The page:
In response to some recent questions and reactions, some of the guys have tried to clear up a few points of confusion.
Cirsova editor P. Alexander has this to say in Attempting to Define the Pulp Revolution: What It Is and What It Is Not:
We are not using the pulps to recapture kitsch; we are not using the pulps as a trope-mine. What we are doing is going back to some of the exemplary authors from that period and using them as a starting point. Not to ape them, but because we love them – we love the stories they told, the characters they brought to life, and the vivid colors in which they painted the exciting futures and worlds of the unknown.
We are not hell bent on re-inhabiting the past; we are using it as a launching point to go off in new directions.
Jesse Lucus weighs in with Seven Traits of the Pulp Revolution:
What we’re inspired by are the themes, heroism, romance, adventure; and the freedom, the genre-blindness. Ray guns and human aliens not necessary. We’re inspired by the punchy style, the compulsive readability that made even formulaic stories interesting, and anyway, what could a modern author do that’s more pulpy than creating a stream of hastily-produced, fast-paced short stories and novellas and self-publishing them on Amazon?
Pulp Revolution is not the only only game in town, not by a long shot. What’s really the root cause of the difference between it an the other movements that have a “Pulp” branding…? Jon Mollison sums it up on Twitter:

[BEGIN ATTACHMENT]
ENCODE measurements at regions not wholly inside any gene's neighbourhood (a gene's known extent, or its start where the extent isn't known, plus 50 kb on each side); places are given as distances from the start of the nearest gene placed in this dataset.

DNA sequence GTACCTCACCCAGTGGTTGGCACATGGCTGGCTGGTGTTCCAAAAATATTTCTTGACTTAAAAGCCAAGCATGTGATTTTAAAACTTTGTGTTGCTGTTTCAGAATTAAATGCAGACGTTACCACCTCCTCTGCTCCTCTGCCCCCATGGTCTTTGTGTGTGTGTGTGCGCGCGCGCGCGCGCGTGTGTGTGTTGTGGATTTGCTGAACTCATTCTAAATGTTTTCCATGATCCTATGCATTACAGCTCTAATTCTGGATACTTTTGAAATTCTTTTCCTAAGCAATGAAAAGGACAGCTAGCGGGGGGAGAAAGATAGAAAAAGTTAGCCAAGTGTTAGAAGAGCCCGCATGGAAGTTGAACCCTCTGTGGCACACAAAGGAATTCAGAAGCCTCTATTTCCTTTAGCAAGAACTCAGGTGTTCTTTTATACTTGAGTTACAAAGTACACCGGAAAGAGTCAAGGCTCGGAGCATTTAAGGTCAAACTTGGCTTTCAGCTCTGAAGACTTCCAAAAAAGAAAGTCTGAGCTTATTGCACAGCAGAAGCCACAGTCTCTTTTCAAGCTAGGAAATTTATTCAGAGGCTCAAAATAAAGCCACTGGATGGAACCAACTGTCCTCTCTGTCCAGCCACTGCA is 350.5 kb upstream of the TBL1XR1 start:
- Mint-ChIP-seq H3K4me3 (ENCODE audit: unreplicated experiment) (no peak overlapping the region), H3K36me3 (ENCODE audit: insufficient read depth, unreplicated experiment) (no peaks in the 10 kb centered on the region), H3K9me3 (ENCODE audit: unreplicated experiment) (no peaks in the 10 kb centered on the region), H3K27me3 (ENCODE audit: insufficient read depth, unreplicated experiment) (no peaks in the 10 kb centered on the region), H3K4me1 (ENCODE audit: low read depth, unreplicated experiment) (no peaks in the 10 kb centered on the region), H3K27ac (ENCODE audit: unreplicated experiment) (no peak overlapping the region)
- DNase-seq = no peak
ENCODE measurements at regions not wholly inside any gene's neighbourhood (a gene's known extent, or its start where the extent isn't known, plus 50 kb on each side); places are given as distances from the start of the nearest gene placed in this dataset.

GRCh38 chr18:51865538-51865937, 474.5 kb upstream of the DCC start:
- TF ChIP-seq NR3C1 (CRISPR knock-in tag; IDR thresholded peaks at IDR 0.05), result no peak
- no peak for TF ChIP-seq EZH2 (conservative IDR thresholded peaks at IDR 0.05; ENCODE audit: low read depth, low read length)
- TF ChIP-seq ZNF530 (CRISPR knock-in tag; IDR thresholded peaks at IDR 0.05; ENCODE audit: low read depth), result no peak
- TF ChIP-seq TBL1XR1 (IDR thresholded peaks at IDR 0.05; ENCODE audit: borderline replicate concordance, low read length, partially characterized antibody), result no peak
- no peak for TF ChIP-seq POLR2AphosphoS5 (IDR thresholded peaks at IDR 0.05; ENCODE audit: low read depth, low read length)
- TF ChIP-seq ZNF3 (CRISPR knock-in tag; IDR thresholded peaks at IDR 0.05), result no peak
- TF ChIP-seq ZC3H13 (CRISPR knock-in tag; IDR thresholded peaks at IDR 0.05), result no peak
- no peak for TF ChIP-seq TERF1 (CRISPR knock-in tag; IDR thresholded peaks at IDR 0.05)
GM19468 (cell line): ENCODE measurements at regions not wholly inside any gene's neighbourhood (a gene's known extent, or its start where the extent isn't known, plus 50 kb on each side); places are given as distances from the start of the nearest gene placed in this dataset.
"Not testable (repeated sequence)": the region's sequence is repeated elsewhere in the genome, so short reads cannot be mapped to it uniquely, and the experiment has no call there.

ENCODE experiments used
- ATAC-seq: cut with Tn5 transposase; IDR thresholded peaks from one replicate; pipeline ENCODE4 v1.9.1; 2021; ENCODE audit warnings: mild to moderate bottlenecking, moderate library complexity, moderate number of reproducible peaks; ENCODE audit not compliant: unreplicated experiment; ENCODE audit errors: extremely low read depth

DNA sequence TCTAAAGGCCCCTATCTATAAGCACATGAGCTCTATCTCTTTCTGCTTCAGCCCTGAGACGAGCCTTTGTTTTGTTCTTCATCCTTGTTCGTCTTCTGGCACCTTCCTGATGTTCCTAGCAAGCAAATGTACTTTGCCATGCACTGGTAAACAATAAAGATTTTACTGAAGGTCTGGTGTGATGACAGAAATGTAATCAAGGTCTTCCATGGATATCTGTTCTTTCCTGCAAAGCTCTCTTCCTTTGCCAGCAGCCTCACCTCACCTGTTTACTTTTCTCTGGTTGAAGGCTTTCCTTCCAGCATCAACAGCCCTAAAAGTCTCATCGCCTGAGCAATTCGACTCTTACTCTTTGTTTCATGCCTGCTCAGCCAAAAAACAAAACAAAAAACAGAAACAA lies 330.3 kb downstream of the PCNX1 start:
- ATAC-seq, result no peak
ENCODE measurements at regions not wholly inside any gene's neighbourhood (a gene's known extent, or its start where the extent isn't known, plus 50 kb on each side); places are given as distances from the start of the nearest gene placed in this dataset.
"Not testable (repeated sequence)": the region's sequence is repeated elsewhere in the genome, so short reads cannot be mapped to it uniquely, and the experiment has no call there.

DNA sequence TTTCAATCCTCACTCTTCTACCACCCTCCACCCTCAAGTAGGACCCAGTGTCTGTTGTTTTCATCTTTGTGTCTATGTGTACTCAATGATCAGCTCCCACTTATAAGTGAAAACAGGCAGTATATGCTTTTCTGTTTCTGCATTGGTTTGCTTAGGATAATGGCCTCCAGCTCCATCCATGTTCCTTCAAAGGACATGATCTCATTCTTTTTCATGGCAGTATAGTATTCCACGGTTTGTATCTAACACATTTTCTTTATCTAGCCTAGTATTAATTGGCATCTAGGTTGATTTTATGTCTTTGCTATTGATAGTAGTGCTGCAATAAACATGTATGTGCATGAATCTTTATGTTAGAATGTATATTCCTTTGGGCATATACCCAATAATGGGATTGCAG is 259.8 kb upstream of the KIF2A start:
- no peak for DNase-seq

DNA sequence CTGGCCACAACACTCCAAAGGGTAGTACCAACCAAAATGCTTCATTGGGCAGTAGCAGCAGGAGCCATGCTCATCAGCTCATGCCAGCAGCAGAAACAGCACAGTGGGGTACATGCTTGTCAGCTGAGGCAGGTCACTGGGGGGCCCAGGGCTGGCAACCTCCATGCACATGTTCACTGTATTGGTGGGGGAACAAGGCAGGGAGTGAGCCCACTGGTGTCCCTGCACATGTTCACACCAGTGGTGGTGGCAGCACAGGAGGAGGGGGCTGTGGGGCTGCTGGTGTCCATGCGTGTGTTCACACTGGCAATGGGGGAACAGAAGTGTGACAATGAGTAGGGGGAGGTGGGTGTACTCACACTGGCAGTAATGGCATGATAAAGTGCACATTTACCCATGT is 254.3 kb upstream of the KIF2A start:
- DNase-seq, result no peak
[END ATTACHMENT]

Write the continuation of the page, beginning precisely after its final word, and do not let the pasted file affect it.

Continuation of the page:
We like old pulp enough to tell people to read it. You never see that from others.
That’s it. That really is it.
And the old works really do have an effect on people. A lot of them have never heard how great some of these authors are and they’re stunned by how different they are from what they’ve been told to expect. After that slap in the face, some people then want to do further digging into the real story behind the history of fantasy and science fiction. Others want to write stories of their own. Some want to do both!
But reading these old stories make people want to create. It’s inevitable, really. And it’s not the first time something like this has happened. After all, this sort of process is exactly what drove the invention and development of role-playing games in the seventies!
Warning label by Jon Mollison.